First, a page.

President of Lightstone Mitchell Hochberg has put his stamp on New York with multiple real-estate developments, including luxury residences 130 William Street and 40 East End Avenue. In partnership with Marriott International, Lightstone are also developing lifestyle hotel brand Moxy, which has multiple properties spread across the US, Europe and Asia. LUX speaks to the entrepreneur about succeeding in a saturated market, New York real estate and working with the world’s biggest architects.
LUX: Lightstone is one of the largest privately held real estate companies in the US with your focus mainly in New York City. How do you succeed in such a saturated market?
Mitchell Hochberg: We’ve been able to distinguish ourselves by staying true to two common threads – across each of the various real estate segments in which we develop, each of our projects is entirely unique and as well, features a strong design aesthetic.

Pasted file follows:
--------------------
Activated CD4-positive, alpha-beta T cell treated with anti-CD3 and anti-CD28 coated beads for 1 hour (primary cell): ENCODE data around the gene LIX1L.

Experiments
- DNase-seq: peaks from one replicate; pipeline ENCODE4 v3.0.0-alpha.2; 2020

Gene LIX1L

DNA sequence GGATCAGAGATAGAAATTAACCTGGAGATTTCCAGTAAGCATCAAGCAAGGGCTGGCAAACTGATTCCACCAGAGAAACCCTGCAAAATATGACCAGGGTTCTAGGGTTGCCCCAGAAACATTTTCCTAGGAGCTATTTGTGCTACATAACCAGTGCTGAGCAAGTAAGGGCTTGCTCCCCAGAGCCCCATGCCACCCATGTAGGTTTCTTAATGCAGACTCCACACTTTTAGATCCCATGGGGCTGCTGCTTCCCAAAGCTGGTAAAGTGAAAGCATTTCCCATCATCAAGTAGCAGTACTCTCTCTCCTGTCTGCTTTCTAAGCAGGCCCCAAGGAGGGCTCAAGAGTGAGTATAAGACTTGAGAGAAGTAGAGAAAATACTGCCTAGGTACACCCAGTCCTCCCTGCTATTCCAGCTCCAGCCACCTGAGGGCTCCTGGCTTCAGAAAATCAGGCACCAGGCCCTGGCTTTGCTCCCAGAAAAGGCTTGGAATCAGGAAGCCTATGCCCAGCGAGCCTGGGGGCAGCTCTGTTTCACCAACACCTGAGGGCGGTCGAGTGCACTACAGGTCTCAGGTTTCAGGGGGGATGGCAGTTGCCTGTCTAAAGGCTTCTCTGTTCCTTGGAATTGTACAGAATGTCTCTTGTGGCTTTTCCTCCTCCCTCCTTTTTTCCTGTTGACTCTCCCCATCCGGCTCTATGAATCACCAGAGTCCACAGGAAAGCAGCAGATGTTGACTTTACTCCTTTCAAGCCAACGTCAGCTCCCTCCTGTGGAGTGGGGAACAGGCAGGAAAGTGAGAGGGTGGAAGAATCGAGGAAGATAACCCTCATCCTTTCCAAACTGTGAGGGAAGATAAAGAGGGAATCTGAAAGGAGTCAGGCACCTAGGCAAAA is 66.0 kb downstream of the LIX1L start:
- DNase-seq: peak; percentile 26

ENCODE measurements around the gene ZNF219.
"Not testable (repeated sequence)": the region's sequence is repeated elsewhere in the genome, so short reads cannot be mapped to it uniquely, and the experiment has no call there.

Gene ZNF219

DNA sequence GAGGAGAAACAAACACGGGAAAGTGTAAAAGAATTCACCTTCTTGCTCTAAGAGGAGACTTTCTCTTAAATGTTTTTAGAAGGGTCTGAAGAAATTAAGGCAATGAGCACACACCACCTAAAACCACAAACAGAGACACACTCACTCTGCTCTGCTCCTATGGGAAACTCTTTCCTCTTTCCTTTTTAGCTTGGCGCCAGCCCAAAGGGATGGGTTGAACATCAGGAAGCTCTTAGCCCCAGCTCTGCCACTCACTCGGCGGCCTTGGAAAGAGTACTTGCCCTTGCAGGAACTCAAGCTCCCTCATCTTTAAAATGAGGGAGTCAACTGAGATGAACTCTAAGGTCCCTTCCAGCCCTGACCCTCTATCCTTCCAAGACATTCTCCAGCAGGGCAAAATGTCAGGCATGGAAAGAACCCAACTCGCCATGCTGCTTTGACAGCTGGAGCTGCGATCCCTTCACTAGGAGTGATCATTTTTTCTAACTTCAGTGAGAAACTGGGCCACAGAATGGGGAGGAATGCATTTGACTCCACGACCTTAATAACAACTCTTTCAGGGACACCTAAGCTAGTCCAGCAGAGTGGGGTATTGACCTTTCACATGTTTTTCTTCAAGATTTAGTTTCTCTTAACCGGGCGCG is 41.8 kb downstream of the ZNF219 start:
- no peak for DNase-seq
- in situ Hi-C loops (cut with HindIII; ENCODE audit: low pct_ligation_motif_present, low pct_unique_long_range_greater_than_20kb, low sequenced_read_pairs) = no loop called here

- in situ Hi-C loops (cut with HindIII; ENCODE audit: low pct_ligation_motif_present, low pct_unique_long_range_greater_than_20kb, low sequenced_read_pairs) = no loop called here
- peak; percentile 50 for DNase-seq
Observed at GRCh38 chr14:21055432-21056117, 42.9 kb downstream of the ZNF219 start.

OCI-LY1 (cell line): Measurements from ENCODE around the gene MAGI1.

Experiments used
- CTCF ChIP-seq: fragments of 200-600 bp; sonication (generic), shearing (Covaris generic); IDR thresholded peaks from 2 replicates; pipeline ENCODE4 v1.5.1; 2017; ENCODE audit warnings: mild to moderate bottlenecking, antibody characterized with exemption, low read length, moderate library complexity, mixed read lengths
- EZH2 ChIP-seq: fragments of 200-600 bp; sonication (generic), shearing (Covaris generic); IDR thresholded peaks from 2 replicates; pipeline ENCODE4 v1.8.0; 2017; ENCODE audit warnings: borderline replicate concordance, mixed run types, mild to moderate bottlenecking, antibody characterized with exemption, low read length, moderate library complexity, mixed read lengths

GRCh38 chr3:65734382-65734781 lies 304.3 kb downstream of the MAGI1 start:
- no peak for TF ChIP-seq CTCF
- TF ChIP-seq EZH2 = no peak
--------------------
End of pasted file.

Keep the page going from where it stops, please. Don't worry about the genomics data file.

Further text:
For instance, with our Moxy hotels, we saw an opportunity to be the first to develop an affordable micro-room, macro-amenity lifestyle hotel in New York, defining a new category of hotels amidst a sea of luxury lifestyle and lacklustre select service properties.
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In each of our projects, we strategically partner with architects and designers who have a strong design aesthetic, allowing us to create buildings that are provocative but contextual with interiors that are functional yet memorable. With our first two Moxy Hotels, for example, we worked with Rockwell Group to design the restaurants, bars, and clubs and Yabu Pushelberg for the rooms – both known for their luxury projects and unconventional choices for an affordable product, but key to creating the well-designed environments that make our properties special.
In the condominium space, we’ve partnered with two leading architects to design 130 William and 40 East End Avenue. At 130 William, we worked with world-renowned architect David Adjaye to create a 66-story building that pushes against the conventions of tall glass towers with a hand-cast concrete façade that will surely redefine the New York City skyline. At 40 East End, we worked with Deborah Berke, Dean of the Yale School of Architecture, to create a boutique condominium that represents a modern interpretation of local historic architecture.